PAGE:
We would like to acknowledge the Department of Health and Human Services, Health Resources and Services Administration, Bureau of Health Professions, Division of Nursing for their support and funding of this advanced education nursing program, “Promoting Health Access: Online Graduate Programs for Rural Underserved Communities,” D09HP08336-01. For further information, contact: Lori Lauver, PhD, RN, 2411 Park Road, Winfield, PA 17889; e-mail email@example.com.
Kids Into Health Careers: A Rural Initiative
Article first published online: 17 AUG 2010
© 2010 National Rural Health Association
The Journal of Rural Health
Volume 27, Issue 1, pages 114–121, Winter 2011
How to Cite
Lauver, L. S., Swan, B. A., West, M. M., Zukowsky, K., Powell, M., Frisby, T., Neyhard, S. and Marsella, A. (2011), Kids Into Health Careers: A Rural Initiative. The Journal of Rural Health, 27: 114–121. doi: 10.1111/j.1748-0361.2010.00316.x
- Issue published online: 4 JAN 2011
- Article first published online: 17 AUG 2010
- kids into health careers;
- nursing shortage;
- recruitment strategies;
Purpose: To describe a project that introduces middle school and high school students living in Pennsylvania's rural geographic regions to nursing careers through outreach extended to students regardless of gender, ethnicity, or socioeconomic status.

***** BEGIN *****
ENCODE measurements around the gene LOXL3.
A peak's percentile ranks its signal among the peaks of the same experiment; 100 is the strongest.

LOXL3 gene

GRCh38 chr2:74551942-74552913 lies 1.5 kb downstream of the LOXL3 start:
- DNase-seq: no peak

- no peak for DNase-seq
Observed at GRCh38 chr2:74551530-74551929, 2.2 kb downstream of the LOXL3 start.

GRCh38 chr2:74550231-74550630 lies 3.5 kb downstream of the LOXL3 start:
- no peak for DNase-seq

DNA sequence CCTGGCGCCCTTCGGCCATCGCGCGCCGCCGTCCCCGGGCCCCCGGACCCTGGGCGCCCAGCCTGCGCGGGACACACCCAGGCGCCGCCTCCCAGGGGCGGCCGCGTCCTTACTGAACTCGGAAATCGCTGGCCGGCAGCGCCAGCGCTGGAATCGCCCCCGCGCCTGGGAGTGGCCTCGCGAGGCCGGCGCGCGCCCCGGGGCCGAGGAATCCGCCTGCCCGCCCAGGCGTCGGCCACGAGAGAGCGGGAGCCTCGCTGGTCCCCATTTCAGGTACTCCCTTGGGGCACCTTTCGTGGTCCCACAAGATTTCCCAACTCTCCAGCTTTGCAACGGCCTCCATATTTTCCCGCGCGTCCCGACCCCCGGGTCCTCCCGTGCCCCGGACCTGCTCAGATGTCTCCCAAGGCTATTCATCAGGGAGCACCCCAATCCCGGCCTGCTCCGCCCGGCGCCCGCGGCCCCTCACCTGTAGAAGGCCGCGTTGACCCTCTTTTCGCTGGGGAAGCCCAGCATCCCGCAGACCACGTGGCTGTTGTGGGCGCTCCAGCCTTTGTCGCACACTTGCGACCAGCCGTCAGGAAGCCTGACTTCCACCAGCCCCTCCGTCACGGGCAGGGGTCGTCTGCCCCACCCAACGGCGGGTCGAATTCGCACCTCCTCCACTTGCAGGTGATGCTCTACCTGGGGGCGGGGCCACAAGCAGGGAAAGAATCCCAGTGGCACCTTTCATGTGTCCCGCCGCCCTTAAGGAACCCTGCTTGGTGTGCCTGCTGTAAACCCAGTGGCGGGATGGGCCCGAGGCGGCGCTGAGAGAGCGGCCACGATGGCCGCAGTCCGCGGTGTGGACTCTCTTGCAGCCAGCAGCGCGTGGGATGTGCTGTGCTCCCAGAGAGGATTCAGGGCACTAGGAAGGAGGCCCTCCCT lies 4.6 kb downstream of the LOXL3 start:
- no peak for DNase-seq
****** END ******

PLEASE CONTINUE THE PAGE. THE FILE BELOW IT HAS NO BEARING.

Method: The authors employed many strategies to inform students about careers in nursing. The methods included: working with guidance counselors, participating in community health fairs, taking part in school health career fairs, collaborating with Area Health Education Centers, serving on volunteer local education advisory boards, developing a health careers resource guide, and establishing a rural health advisory board.
Findings: Developing developmentally appropriate programs may have the potential to pique interest in nursing careers in children of all ages, preschool through high school. Publicity is needed to alert the community of kids into health care career programs. Timing is essential when planning visits to discuss health care professions opportunities with middle and high school students. It is important to increase the number of high school student contacts during the fall months. Targeting high school seniors is particularly important as they begin the college applications process and determine which school will best meet their educational goals.
Conclusions: Outcome measures to determine the success of health career programs for students in preschool through high school are needed. Evaluation methods will be continued over the coming years to assess effectiveness.